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Mariners make winning look easy against much worse opponent

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It’s someone new every night

Joe Nicholson-USA TODAY Sports

It’s a common refrain, and one that we’ve heard since we were children: save room for dinner, because dinner will be good. Or save your energy for the game, because you’ll need it. As we become adults, the same refrain has transformed into the type of hyuck-hyuck joke in baseball that everyone makes, nobody thinks is funny, and yet still seems to be ubiquitous: wow, stop scoring, you’ll need those runs tomorrow!

There’s not a limited supply of runs, and it’s certainly true that scoring more today won’t preclude a team for scoring any more tomorrow. There’s no “Conservation of Runs” law, where any runs taken out must be paid back later. Tonight, though, it seemed like there might have been some truth to the old adage. After such a stupid, painful loss the day before, it seemed like most of what went wrong for the Mariners yesterday was reversed tonight.

Yesterday was defined by a combination of unluckily scattered hits, untimely miscues in the field, and hard-hit balls by the Angels that just seemed to find gaps. Tonight was defined by overall good scatter luck, some incredibly clutch fielding, and some terrifying Kole Calhoun fly balls that ended up in Mariner gloves.

It felt like things could fall the Mariners’ way starting from the first inning. Marco Gonzales began the game by walking David Fletcher. He managed to strike Mike Trout out, but gave up a single to Andrelton Simmons and another walk to Justin Upton to load the bases with just one out. Were the Mariners really going to fall behind in just the first inning? Could they really lose the rubber match to the Angels?

Well, Albert Pujols was up. So, no.

It was just the first inning, but it felt like a sign of how the game was going to go. Some games, it feels like all of those weak Albert Pujols ground balls find holes, and it’s 3-0 Angels. Tonight, this one was a double play.

The Mariners ended up striking first in the third inning when Guillermo Heredia barely snuck a liner down the left field line for a double. Dee Gordon looked at the first pitch, felt his eyes grow big, and begun to swing. I’ll be honest, I groaned a little. I love Dee, but these first-pitch swings don’t usually feel like they end well. Well, this one did. Dee ripped a line drive into right field for an RBI single to make it 1-0.

Marco’s slightly-off command finally caught up with him a bit the next inning. He allowed hits to Ian Kinsler and Martin Maldonado before Kole Calhoun barely got under a cutter and hit it about 380 feet to dead center. Fortunately, 380 feet to dead center in Safeco is an easy out. It was enough to score the runner from third base, but it felt like Marco had again gotten away with one.

It wouldn’t be until the fifth that the Mariners would score again. Ben Gamel walked to continue his “I’m actually pretty good, really” 2018 tour before Guillermo Heredia turned on his second ball of the night and hit his second line drive of the night to left field. This one ended up getting over Justin Upton’s head, which was enough to score Gamel from first.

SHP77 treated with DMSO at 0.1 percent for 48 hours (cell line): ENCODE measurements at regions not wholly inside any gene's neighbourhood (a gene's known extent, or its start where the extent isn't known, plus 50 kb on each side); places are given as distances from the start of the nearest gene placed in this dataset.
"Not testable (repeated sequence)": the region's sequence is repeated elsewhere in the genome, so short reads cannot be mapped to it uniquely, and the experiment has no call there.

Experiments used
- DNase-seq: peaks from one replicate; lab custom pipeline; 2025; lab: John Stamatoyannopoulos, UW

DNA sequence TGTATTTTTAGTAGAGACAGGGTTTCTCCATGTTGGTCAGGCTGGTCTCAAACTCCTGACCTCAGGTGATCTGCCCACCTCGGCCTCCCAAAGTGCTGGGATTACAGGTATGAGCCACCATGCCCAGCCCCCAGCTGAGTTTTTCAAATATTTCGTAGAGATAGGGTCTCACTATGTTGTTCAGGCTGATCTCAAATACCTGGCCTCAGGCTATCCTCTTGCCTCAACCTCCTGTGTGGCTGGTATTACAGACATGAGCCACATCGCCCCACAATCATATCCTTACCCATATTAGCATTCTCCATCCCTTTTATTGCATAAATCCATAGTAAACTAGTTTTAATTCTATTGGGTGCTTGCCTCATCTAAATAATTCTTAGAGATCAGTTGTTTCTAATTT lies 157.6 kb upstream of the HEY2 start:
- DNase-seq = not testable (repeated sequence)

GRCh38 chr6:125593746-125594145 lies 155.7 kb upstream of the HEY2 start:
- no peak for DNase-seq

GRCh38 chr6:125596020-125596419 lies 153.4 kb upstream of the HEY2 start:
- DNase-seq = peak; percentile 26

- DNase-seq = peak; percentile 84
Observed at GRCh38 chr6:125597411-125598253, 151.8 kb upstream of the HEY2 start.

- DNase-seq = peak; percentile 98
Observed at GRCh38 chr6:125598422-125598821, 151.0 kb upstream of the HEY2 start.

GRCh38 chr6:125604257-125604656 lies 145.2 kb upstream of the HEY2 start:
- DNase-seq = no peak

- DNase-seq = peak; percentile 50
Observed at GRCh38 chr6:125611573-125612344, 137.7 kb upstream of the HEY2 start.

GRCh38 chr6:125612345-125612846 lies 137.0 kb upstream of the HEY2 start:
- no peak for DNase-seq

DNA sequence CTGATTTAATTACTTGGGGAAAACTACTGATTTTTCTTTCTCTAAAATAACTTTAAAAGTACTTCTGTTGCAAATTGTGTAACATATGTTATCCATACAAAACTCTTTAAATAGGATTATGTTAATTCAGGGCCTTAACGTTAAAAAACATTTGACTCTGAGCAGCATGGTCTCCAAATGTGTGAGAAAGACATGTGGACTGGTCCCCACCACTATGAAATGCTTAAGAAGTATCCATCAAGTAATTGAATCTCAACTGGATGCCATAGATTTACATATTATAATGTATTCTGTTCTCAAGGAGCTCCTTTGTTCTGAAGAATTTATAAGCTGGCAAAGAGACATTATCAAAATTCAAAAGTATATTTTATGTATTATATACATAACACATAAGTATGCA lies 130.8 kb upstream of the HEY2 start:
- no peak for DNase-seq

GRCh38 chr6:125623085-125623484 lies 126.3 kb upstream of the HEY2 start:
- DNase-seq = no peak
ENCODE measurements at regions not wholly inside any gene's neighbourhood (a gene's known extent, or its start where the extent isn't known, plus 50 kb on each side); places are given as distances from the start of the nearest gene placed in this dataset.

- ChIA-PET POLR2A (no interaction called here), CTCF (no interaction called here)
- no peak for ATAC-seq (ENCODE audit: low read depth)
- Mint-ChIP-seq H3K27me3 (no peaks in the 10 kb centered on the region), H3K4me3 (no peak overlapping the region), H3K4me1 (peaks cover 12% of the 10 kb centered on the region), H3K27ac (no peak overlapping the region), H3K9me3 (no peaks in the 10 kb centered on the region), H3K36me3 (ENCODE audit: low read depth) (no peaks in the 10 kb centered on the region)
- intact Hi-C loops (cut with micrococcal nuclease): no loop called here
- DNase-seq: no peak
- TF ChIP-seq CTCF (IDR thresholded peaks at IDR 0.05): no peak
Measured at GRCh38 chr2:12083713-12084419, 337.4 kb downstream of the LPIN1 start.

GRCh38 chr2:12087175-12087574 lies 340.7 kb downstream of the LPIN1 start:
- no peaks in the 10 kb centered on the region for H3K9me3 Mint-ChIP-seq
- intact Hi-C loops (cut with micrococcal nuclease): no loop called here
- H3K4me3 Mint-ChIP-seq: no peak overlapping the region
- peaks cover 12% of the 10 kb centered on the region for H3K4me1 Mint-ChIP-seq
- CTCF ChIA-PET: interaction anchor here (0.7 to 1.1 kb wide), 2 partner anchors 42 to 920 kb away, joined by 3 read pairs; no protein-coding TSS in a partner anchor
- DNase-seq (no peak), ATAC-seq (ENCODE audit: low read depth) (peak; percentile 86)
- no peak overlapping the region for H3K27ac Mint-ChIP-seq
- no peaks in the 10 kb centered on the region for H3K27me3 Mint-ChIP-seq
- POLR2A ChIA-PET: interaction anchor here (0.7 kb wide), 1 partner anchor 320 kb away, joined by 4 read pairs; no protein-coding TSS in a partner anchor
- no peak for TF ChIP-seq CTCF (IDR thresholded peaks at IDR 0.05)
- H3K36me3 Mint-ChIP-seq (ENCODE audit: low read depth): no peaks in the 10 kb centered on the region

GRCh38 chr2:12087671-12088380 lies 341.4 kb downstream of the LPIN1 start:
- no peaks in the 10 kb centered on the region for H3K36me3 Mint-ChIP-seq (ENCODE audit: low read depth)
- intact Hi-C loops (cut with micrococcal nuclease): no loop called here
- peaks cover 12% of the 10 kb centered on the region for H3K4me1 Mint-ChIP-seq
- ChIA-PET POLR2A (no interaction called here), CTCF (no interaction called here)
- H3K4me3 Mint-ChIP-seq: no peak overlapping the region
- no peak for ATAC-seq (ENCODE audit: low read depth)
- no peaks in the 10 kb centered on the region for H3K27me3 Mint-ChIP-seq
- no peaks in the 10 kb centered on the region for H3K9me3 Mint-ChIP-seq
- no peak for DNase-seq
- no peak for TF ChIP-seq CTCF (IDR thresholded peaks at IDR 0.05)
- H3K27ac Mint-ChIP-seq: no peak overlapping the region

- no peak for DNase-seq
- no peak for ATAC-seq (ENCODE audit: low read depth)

The Mariners continued to trade frames with the Angels. For all of his struggles, Marco seemed to settle down and managed to gut out 6.0 innings of one-run ball before turning it over to James Pazos and Álex Colomé. Pazos and Colomé were helped along by some unlikely support.

Though the Mariners had the lead firmly in hand, the Angels would have one last real gasp. When they came up against Álex Colomé in the eighth, they probably weren’t thinking too hard about Edwin Díaz in the ninth inning, but with the way Díaz has been pitching it felt like their last real chance.

Mike Trout struck out for the third time of the night. Justin Upton walked. Albert Pujols singled. The tying run came to the plate in Luis Valbuena. Colomé reached back and managed to strike out Valbuena. Ian Kinsler came up with two outs. Kinsler worked a 1-1 count before Colomé threw him a slider around the middle of the plate. Kinsler made hard contact and lined the ball up the middle. He’d beaten Colomé.

Or had he?

This was, without a doubt, one of the top five catches I’ve ever seen in my life. Honestly, it might be the best. To try to place it exactly would take away from the moment. Had Dee not caught this ball, the Mariners may still have won. It’s possible only one run would have scored. But it’s also possible they would have lost.

Because of that catch, the Mariners were able to turn a three-run lead over to Edwin Díaz, and you can guess the rest if you don’t know it already. Edwin recorded his MLB-leading 34th save of the year. The next-highest total is 26.

The Mariners got a bit lucky today. Marco Gonzales stranded some runners that he maybe shouldn’t have. Kole Calhoun got robbed with deep fly outs a couple of times. Jean Segura had a very lucky RBI single that he chopped directly downward. But when the game came to its pivotal moment, the Mariners didn’t have to rely on luck. Dee Gordon made their luck for them, and it’s thanks to him that the team scraped out a series win over the Angels to push the gap between the two teams back up to 12 games.

12 games. It feels realer by the night.